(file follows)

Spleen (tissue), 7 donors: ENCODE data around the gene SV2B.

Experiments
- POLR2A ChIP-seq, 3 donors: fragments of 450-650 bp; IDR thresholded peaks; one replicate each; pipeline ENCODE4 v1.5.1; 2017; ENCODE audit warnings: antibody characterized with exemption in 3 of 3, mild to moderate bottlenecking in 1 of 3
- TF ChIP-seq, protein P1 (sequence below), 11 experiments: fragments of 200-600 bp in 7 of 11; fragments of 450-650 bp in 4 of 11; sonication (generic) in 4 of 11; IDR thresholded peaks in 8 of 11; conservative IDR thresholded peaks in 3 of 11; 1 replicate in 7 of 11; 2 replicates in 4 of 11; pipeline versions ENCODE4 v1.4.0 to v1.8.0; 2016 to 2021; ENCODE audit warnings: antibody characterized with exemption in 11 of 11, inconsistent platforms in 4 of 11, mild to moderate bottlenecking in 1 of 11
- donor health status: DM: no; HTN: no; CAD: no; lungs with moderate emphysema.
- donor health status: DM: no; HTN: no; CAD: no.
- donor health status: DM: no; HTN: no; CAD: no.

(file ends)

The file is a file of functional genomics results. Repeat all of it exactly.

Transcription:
Spleen (tissue), 7 donors: ENCODE data around the gene SV2B.

Experiments
- POLR2A ChIP-seq, 3 donors: fragments of 450-650 bp; IDR thresholded peaks; one replicate each; pipeline ENCODE4 v1.5.1; 2017; ENCODE audit warnings: antibody characterized with exemption in 3 of 3, mild to moderate bottlenecking in 1 of 3
- TF ChIP-seq, protein P1 (sequence below), 11 experiments: fragments of 200-600 bp in 7 of 11; fragments of 450-650 bp in 4 of 11; sonication (generic) in 4 of 11; IDR thresholded peaks in 8 of 11; conservative IDR thresholded peaks in 3 of 11; 1 replicate in 7 of 11; 2 replicates in 4 of 11; pipeline versions ENCODE4 v1.4.0 to v1.8.0; 2016 to 2021; ENCODE audit warnings: antibody characterized with exemption in 11 of 11, inconsistent platforms in 4 of 11, mild to moderate bottlenecking in 1 of 11
- donor health status: DM: no; HTN: no; CAD: no; lungs with moderate emphysema.
- donor health status: DM: no; HTN: no; CAD: no.
- donor health status: DM: no; HTN: no; CAD: no.